On 26 May 2022, the Financial Conduct Authority published a discussion paper proposing significant reforms to the London listing regime, including:
- replacing the current standard and premium segments withby a single segment for equity shares;
- having one set of eligibility criteria for issuers listing on the proposed single segment;
- requiring issuers to follow a set of mandatory continuing obligations once listed, with the option of opting in to a supplementary set of continuing obligations at the issuer’s election; and
- maintaining the current sponsor regime.
Introduction. On 26 May 2022, the Financial Conduct Authority (the “FCA”) published a discussion paper (DP 22/2) (the “Discussion Paper”) setting out its proposed reforms of the UK listing regime and seeking views on its proposals. The Discussion Paper summarises the feedback received by the FCA on certain aspects of its consultation paper (CP 21/21) that was published on 5 July 2021 following Lord Hill’s recommendations relating to the structure of the UK listing regime, including to rebrand and re-market the standard listing segment.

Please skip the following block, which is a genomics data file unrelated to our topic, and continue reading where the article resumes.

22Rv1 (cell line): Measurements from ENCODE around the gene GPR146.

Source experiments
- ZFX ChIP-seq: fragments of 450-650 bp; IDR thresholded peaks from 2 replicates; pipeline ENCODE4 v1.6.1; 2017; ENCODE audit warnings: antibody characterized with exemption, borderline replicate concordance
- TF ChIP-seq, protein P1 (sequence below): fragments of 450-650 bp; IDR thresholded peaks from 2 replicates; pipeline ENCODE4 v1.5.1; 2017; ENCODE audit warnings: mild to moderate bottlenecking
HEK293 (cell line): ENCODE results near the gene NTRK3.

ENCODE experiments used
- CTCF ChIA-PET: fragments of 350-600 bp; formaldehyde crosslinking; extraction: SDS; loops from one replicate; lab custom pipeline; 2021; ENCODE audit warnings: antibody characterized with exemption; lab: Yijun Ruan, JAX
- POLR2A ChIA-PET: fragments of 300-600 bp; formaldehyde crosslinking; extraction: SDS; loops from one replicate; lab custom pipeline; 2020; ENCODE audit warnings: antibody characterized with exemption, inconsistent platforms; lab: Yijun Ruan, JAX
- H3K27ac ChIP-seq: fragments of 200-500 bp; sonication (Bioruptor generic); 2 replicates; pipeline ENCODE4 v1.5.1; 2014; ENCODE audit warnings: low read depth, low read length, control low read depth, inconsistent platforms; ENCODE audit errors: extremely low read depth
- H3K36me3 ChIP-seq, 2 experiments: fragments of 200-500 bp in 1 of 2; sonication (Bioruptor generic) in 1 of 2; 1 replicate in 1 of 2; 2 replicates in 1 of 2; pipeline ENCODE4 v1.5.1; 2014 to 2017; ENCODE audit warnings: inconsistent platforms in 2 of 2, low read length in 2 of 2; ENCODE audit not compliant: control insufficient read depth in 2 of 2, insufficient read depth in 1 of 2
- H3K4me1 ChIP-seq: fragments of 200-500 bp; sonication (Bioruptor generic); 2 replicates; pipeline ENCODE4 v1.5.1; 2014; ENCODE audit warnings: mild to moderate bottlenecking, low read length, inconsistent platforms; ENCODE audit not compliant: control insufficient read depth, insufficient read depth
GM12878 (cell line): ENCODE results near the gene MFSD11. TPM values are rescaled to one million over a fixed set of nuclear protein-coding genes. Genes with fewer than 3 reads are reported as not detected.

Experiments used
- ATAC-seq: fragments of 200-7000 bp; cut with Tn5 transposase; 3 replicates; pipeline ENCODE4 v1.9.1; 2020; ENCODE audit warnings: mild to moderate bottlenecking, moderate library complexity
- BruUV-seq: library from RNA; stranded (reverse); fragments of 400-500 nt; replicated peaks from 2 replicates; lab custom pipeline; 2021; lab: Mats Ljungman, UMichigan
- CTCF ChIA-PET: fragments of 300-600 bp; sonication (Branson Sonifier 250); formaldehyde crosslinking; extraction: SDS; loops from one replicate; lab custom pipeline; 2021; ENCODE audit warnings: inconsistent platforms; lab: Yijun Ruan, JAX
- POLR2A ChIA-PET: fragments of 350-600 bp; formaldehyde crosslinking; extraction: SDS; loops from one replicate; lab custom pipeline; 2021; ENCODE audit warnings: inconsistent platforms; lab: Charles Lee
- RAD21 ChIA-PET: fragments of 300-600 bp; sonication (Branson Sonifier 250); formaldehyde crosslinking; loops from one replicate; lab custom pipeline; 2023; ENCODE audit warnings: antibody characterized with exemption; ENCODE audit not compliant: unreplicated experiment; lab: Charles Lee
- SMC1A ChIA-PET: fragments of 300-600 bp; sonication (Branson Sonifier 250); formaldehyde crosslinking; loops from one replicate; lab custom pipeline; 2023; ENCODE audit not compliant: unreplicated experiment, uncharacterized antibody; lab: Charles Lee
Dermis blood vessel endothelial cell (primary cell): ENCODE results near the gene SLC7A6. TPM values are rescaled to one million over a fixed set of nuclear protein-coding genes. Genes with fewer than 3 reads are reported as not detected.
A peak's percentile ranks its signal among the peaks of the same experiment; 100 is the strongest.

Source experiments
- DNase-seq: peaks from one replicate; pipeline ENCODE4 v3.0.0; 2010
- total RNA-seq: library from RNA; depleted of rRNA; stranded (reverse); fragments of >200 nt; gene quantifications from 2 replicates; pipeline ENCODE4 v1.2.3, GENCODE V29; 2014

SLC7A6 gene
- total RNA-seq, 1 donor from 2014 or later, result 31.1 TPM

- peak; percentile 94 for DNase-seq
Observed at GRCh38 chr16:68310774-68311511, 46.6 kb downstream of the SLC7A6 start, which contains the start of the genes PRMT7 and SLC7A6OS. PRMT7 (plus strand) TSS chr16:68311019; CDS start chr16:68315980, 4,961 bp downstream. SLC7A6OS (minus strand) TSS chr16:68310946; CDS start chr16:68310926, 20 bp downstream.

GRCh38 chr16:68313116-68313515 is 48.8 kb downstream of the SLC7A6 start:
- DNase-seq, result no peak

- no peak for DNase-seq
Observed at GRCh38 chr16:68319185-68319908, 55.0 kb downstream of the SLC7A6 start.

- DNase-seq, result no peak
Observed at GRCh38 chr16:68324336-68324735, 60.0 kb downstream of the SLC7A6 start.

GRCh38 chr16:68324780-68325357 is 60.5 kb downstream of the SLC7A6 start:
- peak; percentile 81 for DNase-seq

The reforms set out in the Discussion Paper are intended, among other things, to remove the complexity of the UK listing regime, to provide access to listing to a broader range of companies while continuing to set clear and robust ongoing reporting requirements for listed issuers and to empower investors to assess whether listed issuers meet their investment needs through high-quality disclosure.
Key Proposals. The key proposals under the Discussion Paper are:
to establish a single listing segment for equity shares;
to set out a single set of eligibility criteria for listing on the single segment;
to put in place two sets of continuing obligations, one mandatory and one supplementary, which companies may adopt on an opt in basis; and